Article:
was transferred as a result to her
lover Arthur. And in this mud-

dling translation the potency of
the original work was sacrificed.
"The Shaggy Dog" chase which
allows the girl to be rescued from
the hands of her unprincipled doc-
tor at the last moment is prob-
ably representative of the most
astonishing mishandling of an
adaptation in several years.
BESIDESTHE BASIC codal ten-
ants the industry must abide
by, there are other obstacles which
must be surpassed in the transfer
to celluloid.
Too often the screen's immense
quality acts to totally overwhelm
and dwarf the material. Such is
the case in the Samuel Goldwyn
production of "Porgy and Bess"
which was filmed in the Todd-AO
widescreen process.
In "Porgy and Bess" we have a
story approaching epic propor-
tions. This is because the Gershwin
work does not confine itself ex-
clusively to a crippled beggar's love
for a sensual woman and her ulti-
mate rejection of him. But rather
"Porgy and Bess" concentrates on
graphically illustrating a way of
life.
Although a great deal of the
film's beauty lies in its tragic love
story much of the brilliance is
derived from the setting and
mores of the personages of Cat-
fish Row. Indeed the settings and
mores are such an integral part
of the story that to subordinate
them to the background dimin-
ishes the greatness of the achieve-
ment.
Thus to accommodate a work as
towering as Gershwin's and give
it sufficient mobility the use of the
broad expansive screen becomes
quite necessary.
BUT TO MAINTAIN complete
honesty with the viewer it
must be said that there are far
too many moments in the film

Porgy and Bess

when the wide screen becomes a
considerable hindrance. This is
especially noticeable in the se-
quences between Sidney Poitier's
"Porgy" and Dorothy Dandridge's
"Bess."
During these moments the
sweeping vistas of the wide screen
prevents the necessary quality of
intimacy from reaching to the
audience. And it was Gershwin's
intensely intimate love story which

contributed so significantly to the
startling brilliance of the original
work.
Somehow or other in the current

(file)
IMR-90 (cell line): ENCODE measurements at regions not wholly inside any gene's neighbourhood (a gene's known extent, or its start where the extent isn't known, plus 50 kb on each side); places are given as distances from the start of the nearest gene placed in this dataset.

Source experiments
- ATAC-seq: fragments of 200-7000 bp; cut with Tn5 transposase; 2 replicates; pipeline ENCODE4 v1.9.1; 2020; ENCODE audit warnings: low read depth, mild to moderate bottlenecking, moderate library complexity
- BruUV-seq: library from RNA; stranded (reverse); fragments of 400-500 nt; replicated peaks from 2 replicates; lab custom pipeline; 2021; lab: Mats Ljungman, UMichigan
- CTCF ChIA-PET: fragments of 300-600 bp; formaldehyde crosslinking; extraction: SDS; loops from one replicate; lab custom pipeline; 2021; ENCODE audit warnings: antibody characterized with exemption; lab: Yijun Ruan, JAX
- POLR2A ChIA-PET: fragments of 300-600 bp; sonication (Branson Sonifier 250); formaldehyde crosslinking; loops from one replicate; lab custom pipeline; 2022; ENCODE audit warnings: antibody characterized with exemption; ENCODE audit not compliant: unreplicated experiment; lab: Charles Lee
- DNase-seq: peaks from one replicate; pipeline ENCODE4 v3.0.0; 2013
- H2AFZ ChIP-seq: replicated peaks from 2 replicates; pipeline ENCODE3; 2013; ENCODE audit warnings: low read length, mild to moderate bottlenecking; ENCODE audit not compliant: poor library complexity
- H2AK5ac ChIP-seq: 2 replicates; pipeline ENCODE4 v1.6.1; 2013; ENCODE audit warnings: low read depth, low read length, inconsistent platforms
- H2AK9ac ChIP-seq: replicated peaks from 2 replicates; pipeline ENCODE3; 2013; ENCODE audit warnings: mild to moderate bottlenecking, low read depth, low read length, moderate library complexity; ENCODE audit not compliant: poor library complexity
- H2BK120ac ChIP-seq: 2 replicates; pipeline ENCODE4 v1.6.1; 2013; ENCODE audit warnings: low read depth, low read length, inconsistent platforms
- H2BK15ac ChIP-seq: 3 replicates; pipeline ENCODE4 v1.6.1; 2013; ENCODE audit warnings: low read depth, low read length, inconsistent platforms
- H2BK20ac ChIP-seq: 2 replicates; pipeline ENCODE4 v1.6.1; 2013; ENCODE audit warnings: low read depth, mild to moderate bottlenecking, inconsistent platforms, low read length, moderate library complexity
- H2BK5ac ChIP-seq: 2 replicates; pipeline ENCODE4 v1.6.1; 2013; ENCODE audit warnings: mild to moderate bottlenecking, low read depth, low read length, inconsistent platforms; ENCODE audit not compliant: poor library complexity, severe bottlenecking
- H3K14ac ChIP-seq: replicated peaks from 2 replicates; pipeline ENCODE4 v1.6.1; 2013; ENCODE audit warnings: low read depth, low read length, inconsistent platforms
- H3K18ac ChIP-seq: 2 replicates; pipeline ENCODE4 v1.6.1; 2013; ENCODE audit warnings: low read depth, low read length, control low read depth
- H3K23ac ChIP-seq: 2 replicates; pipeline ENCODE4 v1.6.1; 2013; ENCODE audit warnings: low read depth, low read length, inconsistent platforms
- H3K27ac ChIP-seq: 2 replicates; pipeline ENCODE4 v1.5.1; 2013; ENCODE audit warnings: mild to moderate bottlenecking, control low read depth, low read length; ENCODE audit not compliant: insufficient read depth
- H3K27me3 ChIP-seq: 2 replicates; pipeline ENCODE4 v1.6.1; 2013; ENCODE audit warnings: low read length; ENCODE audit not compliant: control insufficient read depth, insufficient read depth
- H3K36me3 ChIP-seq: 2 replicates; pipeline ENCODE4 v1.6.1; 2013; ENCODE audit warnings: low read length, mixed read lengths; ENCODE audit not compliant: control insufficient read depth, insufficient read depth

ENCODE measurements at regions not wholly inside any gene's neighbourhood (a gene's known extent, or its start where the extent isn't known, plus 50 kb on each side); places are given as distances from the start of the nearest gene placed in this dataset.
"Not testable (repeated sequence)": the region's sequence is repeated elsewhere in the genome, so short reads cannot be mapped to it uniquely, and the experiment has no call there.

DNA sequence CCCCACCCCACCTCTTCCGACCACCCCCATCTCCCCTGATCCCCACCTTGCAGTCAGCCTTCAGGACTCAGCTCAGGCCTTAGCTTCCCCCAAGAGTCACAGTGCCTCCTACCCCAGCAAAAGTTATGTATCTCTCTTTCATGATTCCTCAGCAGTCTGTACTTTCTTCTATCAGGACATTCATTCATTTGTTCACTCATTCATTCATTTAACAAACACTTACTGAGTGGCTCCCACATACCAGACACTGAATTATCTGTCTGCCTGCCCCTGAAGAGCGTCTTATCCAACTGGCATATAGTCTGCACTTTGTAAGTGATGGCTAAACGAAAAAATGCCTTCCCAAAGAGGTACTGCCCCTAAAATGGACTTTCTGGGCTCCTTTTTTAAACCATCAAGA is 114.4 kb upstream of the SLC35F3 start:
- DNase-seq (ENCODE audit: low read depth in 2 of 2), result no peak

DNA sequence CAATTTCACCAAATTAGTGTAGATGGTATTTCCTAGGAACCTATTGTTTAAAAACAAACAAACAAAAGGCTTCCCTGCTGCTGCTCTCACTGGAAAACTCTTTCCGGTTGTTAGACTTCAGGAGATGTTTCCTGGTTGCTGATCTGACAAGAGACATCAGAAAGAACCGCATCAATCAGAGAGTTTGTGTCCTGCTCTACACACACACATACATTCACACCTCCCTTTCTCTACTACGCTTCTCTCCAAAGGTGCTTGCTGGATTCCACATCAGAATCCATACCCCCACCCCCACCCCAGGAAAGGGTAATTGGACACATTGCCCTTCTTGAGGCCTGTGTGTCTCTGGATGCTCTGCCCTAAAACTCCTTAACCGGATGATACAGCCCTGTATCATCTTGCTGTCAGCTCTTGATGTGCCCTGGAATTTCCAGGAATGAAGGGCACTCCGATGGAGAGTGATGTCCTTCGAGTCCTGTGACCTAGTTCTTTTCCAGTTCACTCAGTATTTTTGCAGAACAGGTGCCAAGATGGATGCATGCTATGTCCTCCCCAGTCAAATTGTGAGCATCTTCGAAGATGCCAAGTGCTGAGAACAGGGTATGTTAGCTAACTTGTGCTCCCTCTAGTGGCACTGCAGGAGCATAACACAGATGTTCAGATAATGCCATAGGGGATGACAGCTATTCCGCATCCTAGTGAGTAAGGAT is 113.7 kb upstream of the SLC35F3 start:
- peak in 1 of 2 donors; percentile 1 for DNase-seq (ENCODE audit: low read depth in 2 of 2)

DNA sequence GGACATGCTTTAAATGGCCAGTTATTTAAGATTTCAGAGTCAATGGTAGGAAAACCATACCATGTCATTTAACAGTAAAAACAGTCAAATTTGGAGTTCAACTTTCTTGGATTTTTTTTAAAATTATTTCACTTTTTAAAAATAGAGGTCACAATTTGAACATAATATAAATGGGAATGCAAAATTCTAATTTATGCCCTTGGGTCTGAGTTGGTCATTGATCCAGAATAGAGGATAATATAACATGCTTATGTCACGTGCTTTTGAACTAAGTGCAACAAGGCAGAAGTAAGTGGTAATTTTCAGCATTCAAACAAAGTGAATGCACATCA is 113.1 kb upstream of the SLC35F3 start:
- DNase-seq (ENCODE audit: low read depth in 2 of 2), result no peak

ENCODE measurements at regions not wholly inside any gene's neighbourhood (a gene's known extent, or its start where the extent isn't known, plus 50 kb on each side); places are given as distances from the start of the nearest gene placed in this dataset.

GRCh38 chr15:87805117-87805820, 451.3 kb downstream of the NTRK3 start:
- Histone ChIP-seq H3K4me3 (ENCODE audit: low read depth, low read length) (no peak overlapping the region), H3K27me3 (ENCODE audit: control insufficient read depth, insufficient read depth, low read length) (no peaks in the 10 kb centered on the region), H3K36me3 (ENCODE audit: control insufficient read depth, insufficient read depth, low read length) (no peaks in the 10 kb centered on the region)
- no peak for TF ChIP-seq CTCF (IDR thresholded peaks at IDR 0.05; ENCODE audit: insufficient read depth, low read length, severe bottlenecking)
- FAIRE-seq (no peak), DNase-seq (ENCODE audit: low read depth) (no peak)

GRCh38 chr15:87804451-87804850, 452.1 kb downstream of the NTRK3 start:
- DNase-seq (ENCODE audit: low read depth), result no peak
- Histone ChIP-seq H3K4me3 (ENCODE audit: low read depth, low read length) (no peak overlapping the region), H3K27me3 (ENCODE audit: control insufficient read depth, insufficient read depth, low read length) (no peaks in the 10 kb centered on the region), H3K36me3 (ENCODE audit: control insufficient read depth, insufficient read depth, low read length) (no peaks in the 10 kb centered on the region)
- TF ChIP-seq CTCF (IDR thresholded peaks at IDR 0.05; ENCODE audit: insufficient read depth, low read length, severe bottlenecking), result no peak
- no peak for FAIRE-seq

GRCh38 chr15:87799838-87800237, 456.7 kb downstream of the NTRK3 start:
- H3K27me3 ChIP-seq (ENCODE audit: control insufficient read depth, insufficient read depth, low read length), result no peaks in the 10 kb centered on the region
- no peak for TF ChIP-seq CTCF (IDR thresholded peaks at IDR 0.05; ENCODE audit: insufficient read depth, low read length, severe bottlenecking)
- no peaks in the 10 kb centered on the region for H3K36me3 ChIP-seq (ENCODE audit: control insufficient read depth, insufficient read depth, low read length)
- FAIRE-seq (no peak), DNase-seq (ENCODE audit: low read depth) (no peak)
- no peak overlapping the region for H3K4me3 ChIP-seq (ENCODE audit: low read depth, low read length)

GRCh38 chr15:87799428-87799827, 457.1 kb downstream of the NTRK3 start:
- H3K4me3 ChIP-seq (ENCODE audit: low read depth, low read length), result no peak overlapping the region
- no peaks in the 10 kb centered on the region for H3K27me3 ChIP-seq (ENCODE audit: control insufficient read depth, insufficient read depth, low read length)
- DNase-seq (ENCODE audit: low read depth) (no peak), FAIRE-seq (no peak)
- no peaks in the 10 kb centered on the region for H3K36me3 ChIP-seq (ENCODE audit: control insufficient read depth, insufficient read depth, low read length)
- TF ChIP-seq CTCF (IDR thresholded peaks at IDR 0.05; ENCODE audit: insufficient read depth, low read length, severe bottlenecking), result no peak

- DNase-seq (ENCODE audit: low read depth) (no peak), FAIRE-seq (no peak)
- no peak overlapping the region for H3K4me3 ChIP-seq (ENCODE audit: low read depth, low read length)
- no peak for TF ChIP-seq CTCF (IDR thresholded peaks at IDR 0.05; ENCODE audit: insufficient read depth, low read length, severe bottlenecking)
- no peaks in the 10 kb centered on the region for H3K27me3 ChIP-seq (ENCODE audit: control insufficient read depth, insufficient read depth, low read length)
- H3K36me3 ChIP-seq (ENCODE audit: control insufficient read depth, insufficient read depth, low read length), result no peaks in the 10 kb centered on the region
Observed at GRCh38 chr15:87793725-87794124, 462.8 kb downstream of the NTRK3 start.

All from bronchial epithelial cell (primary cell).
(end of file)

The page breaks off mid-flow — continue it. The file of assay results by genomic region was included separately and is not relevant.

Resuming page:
Goldwyn production the audience
is able to detach itself far too
frequently from the proceedings.
And this brings us to considera-
tion of a second major point. The
motion picture medium is a dis-
tinct art in itself and an art form
in which certain basic essentials

must
cessft
mere]
lettin;
night
Su(
yield
tatio
Mr. t
sider:
trans
Krarr
to Mi
IIIH
ment
comp
tural
stage
Ho
realh
do n
rigor(
treats
ceeds
andi
the
missi
rectl3
O'Nei
as wi
coted
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adapt
first :
provi
curre
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ings
adult
both
Lond
A
Sop
lege
Dai

Motion Picture Adaptati

U...' .

DEPARTMENT OF

SPEECH

PLAN

TUESDAY, 8:00 P.M., Richard Wac
D S RHEING4
Box office open tomorrow, 10 A.
Tickets available for Tues. performar

C

TO TICKET HOLDERS: The producers wish to
make an urgent plea that you make every ef-
fort to arrive before curtain time-8:00 p.m.,
so as to not disturb other patrons with late
seating.

MORE "BLOCKBUSTER" VALUES
Modern Library GIANTS-Only $295 Each
Sturdy, definitive editions ... 600 to 1,400 pages per volume

Get tickets NOW for...
William Congreve's masterpiece of resto
THE WAY OF THE WC
Wednesday-Saturday, April 6-
Box office open all this week
or use coupon below to order
bymail

081. AN ENCYCLOPEDIA OF
MODERN AMERICAN HUMOR
029. THE CONQUEST OF MEXICO
and THE CONQUEST OF PERU
G76. TALES OF GRIMM AND
ANDERSEN
655. NINE PLAYS DY EUGENE
O'NEILL
677. ANTHOLOGY OF FAMOUS
AMERICAN STORIES
634. PHILOSOPHY OF
FRIEDRICH NIETZSCHE
61. WAR AND PEACE
G53. COMPLETE NOVELS OF
JANE AUSTEN
G44. U. S. A.
40. THE.COMPLETE TALES AND
POEMS OF EDGAR ALLAN POE
039. THE.BASIC WRITINGS OF
SIGMUND FREUD
974. THE CITY OF GOD
60. THE FAULKNER READER
"7. AN ANTHOLOGY OF FAMOUS
ENGLISH & AMERICAN
POETRY;
065. TECMPLETE WORKS
QA.OF RAIELAISEWOK
GS. PLUTARCH'S LIVES
027. THE ORIGIN OF SPECIES &
THE DESCENT OF MAN

G52. ULYSSES
032. THE WEALTH OF NATIONS
024. CAPITAL by Karl Mont
G14. BULFINCH'S MYTHOLOGY
059. THE WISDOM OF CHINA
AND INDIA
049. Mark Twain's TOM SAWYER
and HUCKLEBERRY FINN
G0. AN AMERICAN TRAGEDY
072. GREAT TALES OF TERROR
& THE SUPERNATURAL
021. SIXTEEN FAMOUS
AMERICAN PLAYS
G18. ELEVEN PLAYS OF IBSEN
063. SIXTEEN FAMOUS
BRITISH PLAYS
G22. THIRTY FAMOUS
ONE-ACT PLAYS
073. A SUBTREASURY OF
AMERICAN HUMOR
031. FAMOUS SCIENC.
FICTION STORIES
654. ANTHOLOGY OF
BRITISH STORIES
049. GREAT DETECTIVE STORIES
09. GREAT VOICES OF
THE REFORMATION
044. NEW ANTHOLOGY OF
MODERN POETRY

ADDRESS. ~is~ tfii~ifii414rii ii~~ ~i

LABORATORY PLAYBILL
admission free
Thursdays, 4:10 P.M.
March 3, Maurice Maeterlinck's
THE INTRUDER*
March 10, (anonymous pirated ver-
sion of HAMLET) --
FRATRICIDE PUNISHEDt
March 17, Christopher Fry's
A PHOENIX TOO FREQUENTt
March 24, Michael deGhelderode's
ESCURIAL

ORDER h
Enclosed find $ for.
for THE WAY OF THE WORL
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PLEASE CHECK ONE:
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THE MICHIGAN DAILY MAGAZINE SUNDAY, FEBRUARY 28, 1960